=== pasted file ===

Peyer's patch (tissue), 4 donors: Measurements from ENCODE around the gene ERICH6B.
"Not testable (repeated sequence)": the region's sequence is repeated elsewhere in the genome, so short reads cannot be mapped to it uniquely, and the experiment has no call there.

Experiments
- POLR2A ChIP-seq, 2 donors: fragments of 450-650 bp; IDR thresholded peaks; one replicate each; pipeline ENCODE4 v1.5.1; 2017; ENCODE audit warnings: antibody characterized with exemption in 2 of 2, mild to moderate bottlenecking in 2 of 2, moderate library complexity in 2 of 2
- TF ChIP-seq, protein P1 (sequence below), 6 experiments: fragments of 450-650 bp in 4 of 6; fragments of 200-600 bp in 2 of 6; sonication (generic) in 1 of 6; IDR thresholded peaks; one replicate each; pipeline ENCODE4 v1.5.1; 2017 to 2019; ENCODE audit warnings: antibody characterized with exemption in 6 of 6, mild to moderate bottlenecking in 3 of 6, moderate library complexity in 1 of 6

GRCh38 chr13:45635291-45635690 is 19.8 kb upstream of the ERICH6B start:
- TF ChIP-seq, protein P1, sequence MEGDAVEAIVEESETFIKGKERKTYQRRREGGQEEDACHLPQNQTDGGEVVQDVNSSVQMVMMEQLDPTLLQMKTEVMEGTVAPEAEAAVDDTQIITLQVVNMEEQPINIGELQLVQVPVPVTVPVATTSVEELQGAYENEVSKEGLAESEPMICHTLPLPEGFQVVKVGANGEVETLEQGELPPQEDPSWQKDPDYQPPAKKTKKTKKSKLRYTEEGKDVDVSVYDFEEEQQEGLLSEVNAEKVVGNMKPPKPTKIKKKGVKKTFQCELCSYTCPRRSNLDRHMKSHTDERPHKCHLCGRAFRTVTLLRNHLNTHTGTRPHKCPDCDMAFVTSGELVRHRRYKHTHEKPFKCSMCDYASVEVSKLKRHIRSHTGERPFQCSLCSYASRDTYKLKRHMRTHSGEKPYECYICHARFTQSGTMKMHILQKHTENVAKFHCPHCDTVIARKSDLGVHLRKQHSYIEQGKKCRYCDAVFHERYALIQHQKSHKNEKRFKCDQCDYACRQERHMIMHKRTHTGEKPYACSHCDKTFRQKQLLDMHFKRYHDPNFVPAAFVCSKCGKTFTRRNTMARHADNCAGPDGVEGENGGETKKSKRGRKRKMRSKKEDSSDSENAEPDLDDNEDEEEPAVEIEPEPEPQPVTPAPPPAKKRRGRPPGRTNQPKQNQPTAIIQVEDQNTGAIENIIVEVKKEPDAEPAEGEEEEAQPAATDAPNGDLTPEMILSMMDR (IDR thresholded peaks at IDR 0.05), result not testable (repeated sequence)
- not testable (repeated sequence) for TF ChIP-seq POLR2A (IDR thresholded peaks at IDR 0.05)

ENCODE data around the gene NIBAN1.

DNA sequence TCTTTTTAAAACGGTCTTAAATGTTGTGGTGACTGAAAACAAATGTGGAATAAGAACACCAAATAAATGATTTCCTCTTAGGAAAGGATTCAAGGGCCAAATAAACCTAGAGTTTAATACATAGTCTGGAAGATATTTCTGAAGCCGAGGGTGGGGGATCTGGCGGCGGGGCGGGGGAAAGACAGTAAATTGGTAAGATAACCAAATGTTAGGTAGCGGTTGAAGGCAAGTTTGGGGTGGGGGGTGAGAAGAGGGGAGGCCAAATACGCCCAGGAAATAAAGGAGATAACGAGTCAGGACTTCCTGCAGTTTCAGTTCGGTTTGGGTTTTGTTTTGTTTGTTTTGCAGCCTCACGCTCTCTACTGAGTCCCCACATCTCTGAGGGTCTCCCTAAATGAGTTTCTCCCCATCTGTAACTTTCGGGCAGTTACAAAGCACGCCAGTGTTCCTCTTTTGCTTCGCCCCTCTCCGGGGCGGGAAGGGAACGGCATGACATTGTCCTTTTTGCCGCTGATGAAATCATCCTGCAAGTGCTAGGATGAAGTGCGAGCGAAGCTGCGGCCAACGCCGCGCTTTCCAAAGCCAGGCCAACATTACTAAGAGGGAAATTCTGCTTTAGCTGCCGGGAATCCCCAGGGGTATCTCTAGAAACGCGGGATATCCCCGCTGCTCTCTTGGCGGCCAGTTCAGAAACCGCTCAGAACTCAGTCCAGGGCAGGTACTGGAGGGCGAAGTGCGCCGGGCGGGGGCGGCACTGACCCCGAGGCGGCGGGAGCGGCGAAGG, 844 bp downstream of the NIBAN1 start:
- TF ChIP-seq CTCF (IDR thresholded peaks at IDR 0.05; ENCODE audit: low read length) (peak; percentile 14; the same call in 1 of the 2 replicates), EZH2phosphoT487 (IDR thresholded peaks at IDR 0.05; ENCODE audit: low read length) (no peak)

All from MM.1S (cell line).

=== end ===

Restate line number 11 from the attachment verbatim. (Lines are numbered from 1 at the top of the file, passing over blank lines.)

- TF ChIP-seq CTCF (IDR thresholded peaks at IDR 0.05; ENCODE audit: low read length) (peak; percentile 14; the same call in 1 of the 2 replicates), EZH2phosphoT487 (IDR thresholded peaks at IDR 0.05; ENCODE audit: low read length) (no peak)